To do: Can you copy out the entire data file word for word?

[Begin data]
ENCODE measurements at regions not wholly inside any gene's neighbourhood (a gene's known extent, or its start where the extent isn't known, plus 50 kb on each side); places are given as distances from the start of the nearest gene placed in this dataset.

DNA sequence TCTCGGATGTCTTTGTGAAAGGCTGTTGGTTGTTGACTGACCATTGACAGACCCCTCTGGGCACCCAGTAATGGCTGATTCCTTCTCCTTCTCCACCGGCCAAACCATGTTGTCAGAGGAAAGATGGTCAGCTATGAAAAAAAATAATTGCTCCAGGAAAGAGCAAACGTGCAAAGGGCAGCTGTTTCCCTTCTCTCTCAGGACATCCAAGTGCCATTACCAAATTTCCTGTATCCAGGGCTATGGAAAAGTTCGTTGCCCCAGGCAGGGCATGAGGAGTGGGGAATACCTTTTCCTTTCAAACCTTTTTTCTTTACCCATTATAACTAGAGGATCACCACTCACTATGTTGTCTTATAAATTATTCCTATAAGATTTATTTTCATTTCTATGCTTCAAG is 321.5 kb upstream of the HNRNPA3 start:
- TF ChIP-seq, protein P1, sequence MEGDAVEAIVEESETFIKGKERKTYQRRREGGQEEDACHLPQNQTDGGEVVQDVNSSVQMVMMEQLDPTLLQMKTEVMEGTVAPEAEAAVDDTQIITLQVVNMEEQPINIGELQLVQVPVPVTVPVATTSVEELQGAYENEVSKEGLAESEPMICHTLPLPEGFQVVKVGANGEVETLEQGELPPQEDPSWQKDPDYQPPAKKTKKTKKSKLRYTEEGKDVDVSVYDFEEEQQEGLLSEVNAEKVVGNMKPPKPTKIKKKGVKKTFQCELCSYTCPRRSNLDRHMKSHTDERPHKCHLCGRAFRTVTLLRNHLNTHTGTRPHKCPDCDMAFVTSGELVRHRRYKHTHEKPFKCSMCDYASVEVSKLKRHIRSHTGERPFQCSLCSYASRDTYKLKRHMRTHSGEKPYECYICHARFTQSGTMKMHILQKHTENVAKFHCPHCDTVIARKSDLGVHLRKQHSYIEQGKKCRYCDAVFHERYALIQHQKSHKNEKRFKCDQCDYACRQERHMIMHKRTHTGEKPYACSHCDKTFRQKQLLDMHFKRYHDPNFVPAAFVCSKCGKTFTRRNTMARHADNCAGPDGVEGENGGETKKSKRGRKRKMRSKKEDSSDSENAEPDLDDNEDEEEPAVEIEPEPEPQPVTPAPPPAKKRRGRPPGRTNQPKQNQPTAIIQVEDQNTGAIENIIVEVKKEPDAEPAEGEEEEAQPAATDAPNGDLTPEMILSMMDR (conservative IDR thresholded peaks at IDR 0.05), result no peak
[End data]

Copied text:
ENCODE measurements at regions not wholly inside any gene's neighbourhood (a gene's known extent, or its start where the extent isn't known, plus 50 kb on each side); places are given as distances from the start of the nearest gene placed in this dataset.

DNA sequence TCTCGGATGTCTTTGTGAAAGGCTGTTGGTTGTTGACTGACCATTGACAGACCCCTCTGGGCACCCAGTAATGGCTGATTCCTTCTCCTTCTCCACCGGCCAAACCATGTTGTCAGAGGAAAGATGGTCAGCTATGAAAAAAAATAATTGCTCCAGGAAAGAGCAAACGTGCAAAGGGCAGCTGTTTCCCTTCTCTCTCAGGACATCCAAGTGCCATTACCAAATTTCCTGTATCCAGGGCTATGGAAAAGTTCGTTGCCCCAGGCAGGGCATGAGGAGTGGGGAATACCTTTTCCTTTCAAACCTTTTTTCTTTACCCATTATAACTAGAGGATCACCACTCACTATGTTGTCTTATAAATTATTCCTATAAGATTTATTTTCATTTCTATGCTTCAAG is 321.5 kb upstream of the HNRNPA3 start:
- TF ChIP-seq, protein P1, sequence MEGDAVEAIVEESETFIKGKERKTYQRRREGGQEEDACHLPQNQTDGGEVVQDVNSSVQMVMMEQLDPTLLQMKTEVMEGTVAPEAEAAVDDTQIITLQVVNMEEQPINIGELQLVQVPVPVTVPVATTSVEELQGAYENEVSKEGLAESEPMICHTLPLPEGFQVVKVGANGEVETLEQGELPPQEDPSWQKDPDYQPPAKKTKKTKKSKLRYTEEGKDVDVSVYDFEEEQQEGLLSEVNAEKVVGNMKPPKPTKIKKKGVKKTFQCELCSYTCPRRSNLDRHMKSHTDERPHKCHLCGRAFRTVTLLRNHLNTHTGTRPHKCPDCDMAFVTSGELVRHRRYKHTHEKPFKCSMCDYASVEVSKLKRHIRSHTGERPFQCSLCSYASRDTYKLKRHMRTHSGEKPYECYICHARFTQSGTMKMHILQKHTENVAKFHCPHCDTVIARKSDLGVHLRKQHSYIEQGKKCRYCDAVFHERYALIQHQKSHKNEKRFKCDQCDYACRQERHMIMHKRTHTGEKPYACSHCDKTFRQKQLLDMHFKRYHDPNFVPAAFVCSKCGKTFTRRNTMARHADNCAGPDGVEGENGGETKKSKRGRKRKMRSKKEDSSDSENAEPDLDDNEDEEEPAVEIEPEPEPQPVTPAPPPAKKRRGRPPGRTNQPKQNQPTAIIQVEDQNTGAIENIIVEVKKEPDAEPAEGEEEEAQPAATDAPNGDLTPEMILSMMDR (conservative IDR thresholded peaks at IDR 0.05), result no peak